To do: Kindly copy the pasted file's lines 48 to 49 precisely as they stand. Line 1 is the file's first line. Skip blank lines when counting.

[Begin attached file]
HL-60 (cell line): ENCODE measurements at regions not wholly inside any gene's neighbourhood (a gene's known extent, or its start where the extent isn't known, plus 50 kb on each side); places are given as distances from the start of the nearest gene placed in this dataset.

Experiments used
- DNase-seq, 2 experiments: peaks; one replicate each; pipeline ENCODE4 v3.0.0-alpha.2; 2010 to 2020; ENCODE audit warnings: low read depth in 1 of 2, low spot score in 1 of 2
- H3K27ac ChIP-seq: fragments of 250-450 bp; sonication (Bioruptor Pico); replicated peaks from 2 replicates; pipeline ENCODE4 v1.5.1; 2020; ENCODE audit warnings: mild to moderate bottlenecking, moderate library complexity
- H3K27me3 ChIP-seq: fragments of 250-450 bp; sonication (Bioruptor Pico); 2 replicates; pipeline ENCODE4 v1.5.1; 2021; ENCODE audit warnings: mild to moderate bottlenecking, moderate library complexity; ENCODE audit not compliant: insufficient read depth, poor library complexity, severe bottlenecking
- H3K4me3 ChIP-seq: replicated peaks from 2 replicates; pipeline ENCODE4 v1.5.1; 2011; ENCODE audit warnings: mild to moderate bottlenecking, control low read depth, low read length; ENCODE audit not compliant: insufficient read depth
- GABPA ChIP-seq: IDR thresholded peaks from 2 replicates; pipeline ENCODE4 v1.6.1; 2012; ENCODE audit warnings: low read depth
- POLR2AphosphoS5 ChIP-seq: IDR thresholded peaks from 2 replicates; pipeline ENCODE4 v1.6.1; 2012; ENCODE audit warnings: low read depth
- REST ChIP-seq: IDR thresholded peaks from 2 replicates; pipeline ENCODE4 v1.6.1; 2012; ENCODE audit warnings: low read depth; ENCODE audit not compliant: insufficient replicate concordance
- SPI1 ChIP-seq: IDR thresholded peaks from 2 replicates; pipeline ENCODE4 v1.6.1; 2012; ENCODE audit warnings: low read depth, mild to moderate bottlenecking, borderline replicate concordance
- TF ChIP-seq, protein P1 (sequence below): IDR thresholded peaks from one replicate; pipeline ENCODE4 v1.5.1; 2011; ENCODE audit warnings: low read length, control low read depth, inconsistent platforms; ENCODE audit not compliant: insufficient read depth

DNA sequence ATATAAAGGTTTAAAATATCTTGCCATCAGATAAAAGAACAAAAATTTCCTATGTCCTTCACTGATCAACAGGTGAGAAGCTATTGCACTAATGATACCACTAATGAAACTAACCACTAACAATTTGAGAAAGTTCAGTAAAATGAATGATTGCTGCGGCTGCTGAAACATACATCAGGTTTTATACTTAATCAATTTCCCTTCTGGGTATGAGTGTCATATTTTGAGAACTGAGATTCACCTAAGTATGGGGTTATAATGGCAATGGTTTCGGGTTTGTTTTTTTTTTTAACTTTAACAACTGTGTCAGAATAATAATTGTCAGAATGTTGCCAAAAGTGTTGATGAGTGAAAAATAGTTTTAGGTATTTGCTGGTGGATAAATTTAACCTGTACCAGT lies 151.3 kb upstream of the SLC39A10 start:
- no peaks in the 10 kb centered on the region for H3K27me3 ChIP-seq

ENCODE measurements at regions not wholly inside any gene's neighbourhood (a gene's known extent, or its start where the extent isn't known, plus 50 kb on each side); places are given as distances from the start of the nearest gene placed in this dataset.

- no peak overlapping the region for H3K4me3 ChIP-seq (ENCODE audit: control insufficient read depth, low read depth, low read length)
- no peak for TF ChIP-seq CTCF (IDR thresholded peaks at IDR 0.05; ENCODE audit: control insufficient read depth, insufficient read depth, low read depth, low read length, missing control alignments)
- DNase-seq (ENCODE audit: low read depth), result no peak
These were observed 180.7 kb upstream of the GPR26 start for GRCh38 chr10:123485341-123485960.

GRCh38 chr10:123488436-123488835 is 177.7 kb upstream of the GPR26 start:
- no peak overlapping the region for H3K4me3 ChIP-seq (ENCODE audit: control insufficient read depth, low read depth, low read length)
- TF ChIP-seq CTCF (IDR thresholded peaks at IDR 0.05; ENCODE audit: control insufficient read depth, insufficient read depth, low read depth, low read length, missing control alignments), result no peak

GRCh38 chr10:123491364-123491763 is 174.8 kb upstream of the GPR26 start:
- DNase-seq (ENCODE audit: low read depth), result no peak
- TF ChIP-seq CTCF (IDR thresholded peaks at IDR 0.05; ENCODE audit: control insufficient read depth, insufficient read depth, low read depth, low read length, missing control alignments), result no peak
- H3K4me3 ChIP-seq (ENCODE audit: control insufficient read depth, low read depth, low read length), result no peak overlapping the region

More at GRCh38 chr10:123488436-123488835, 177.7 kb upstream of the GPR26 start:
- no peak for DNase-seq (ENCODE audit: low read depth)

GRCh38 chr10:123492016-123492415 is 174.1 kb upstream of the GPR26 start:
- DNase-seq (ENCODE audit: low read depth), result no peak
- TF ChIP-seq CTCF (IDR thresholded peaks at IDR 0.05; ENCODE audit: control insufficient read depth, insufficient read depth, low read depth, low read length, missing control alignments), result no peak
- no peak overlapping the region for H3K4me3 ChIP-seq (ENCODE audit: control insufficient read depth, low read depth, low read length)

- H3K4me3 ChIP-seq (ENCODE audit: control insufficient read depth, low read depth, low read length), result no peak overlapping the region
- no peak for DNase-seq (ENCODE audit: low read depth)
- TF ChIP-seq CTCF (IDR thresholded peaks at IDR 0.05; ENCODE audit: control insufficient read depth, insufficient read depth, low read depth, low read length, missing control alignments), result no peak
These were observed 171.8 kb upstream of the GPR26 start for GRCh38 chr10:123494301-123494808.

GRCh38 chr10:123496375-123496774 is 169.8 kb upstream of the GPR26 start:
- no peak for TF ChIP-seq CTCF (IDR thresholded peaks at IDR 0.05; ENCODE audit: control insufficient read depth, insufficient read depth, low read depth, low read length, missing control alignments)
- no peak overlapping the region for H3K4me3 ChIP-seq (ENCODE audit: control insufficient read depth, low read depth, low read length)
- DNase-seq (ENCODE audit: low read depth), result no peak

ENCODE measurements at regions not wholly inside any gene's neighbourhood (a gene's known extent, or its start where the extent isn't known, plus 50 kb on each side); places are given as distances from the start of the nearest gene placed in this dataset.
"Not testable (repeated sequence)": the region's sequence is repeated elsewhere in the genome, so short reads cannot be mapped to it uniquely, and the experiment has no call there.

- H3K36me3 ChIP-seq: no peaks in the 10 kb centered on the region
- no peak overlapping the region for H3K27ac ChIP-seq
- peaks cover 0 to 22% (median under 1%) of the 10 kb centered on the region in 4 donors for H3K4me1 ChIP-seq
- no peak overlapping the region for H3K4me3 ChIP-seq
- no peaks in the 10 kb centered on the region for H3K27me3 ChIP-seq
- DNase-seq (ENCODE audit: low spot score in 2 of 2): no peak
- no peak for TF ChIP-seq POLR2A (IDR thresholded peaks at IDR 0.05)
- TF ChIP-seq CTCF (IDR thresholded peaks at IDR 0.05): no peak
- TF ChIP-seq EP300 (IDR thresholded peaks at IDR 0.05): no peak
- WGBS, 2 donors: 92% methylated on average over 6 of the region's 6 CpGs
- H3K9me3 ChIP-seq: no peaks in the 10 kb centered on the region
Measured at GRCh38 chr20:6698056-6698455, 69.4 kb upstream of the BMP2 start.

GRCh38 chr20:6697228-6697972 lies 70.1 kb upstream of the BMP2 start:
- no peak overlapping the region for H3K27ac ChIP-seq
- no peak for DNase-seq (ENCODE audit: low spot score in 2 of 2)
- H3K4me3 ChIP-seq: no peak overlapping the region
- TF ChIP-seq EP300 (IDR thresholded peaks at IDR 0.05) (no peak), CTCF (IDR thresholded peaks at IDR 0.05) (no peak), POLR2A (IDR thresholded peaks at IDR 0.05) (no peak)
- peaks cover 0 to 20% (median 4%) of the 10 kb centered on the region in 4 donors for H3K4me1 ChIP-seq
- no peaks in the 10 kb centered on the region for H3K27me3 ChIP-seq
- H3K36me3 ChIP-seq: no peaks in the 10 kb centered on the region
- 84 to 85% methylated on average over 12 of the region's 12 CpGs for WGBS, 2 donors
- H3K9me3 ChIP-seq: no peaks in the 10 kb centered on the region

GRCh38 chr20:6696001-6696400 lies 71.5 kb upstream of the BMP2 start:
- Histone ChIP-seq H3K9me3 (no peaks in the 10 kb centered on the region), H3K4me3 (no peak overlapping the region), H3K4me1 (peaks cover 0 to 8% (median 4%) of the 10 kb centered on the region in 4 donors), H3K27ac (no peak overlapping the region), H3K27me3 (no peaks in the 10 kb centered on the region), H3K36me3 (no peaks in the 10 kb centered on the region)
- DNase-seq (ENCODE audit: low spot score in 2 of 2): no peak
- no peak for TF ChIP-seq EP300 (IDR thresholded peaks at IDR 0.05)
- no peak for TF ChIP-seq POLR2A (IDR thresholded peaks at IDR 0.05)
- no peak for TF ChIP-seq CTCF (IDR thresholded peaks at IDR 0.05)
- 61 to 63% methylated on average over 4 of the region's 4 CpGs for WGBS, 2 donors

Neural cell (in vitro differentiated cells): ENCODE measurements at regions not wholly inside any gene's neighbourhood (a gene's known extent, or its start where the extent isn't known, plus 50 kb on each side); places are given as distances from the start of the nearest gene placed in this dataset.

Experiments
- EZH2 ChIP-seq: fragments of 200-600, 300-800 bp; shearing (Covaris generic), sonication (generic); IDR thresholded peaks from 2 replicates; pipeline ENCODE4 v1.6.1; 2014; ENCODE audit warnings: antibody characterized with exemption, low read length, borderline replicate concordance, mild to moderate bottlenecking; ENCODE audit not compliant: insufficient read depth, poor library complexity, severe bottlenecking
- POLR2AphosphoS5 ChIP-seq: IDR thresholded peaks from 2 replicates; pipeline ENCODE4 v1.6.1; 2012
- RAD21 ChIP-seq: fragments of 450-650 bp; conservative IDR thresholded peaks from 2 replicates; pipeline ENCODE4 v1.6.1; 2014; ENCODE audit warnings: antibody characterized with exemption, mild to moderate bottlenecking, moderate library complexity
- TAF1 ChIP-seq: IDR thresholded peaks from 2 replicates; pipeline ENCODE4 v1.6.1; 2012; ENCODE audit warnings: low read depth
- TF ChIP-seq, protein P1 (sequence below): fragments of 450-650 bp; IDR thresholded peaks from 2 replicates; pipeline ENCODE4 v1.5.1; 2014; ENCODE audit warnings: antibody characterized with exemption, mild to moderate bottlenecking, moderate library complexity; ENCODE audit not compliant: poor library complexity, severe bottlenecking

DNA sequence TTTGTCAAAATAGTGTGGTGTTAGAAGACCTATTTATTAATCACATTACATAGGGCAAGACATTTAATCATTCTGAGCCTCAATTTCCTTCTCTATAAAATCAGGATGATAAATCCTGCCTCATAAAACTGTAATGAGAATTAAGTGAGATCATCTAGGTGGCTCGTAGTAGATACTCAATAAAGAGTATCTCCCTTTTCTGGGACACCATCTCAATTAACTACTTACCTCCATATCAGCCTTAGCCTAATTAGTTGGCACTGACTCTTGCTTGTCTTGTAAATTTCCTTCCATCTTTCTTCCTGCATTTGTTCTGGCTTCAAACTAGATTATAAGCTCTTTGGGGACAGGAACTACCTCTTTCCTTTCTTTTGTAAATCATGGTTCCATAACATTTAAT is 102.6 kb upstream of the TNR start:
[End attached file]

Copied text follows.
- no peak for TF ChIP-seq POLR2A (IDR thresholded peaks at IDR 0.05)
- TF ChIP-seq CTCF (IDR thresholded peaks at IDR 0.05): no peak